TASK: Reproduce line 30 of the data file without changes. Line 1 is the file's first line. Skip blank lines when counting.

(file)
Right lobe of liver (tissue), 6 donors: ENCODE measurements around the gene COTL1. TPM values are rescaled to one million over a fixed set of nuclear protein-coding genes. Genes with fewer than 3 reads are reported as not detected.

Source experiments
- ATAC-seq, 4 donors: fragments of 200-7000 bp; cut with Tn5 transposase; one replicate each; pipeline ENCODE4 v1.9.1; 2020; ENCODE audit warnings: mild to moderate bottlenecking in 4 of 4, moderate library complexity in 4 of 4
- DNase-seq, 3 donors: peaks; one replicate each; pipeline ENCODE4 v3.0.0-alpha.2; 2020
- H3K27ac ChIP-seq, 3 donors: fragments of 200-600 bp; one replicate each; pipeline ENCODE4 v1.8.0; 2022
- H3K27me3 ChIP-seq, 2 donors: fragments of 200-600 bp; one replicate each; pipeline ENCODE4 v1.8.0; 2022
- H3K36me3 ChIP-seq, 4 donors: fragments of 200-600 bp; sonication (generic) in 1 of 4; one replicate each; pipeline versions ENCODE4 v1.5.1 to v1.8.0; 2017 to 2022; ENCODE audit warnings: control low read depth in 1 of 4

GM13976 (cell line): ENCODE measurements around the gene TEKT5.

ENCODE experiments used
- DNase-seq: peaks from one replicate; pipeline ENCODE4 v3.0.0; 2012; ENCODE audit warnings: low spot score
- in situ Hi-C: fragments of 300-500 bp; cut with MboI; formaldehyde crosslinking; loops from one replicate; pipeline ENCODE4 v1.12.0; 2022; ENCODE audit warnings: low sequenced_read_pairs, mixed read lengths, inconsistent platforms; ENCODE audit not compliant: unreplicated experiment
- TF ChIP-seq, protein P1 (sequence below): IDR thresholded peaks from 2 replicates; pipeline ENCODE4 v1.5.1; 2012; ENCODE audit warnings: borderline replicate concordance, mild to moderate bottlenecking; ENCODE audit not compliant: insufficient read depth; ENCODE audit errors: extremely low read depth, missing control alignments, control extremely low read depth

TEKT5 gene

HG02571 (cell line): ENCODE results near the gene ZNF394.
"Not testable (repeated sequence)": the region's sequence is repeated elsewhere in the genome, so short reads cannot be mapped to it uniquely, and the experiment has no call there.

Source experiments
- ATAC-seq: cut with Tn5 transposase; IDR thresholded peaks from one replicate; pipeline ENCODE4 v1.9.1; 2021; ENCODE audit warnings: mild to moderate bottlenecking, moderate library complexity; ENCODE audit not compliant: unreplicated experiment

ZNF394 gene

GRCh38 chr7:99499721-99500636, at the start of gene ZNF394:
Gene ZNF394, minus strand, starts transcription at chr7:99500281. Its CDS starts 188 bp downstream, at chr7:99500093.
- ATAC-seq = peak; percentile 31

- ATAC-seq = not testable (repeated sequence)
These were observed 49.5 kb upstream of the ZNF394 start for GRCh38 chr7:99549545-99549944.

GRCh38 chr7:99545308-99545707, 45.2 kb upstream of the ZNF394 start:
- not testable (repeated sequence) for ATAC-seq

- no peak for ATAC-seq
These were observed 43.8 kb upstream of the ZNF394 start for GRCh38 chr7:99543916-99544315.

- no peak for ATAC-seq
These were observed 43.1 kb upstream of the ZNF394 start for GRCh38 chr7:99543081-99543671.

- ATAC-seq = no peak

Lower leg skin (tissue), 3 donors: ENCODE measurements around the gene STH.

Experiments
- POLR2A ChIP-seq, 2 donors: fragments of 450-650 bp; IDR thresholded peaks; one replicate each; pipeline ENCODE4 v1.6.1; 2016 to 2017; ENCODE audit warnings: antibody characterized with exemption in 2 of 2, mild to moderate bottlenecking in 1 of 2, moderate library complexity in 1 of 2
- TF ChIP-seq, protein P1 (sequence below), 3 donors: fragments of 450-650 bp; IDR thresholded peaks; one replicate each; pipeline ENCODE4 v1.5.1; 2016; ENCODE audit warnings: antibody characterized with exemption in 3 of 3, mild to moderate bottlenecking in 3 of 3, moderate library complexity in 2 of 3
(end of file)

- ATAC-seq = no peak